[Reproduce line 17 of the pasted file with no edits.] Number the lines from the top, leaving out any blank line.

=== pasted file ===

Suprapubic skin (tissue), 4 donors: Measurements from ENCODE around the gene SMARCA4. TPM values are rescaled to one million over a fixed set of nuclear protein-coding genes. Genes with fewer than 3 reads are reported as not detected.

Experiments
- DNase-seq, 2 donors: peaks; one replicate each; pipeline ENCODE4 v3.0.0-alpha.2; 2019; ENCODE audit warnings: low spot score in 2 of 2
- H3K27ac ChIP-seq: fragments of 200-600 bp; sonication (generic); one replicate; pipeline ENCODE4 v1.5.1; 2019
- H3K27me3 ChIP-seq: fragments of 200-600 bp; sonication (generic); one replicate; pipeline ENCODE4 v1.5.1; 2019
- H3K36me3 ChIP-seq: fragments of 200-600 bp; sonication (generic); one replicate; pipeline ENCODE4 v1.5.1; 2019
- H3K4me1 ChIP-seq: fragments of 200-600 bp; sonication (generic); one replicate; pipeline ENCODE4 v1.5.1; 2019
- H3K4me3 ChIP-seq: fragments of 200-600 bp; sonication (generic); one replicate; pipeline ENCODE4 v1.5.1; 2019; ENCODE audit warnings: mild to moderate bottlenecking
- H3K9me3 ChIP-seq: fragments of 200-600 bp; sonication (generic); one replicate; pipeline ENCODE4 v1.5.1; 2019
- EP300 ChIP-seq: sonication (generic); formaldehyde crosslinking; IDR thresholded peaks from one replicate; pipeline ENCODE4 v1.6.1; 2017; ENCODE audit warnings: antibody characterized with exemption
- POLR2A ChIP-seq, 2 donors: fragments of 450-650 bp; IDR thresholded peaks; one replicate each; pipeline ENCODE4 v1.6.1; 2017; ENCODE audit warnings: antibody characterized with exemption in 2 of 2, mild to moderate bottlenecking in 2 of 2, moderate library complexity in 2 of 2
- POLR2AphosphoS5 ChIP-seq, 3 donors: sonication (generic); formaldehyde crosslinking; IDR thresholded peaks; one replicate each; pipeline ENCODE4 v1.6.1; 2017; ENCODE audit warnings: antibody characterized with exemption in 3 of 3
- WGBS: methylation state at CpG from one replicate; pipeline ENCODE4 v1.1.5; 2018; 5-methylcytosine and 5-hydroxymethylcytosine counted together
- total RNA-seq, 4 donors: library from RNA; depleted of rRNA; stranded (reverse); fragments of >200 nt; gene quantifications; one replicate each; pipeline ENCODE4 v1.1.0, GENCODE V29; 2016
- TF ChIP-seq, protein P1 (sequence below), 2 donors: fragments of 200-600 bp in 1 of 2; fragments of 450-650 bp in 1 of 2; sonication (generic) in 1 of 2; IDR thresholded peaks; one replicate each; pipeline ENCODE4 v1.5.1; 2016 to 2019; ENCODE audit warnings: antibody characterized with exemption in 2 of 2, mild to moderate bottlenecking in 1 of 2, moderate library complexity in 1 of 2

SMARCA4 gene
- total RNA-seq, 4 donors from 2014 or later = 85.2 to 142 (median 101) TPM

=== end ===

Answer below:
- total RNA-seq, 4 donors from 2014 or later = 85.2 to 142 (median 101) TPM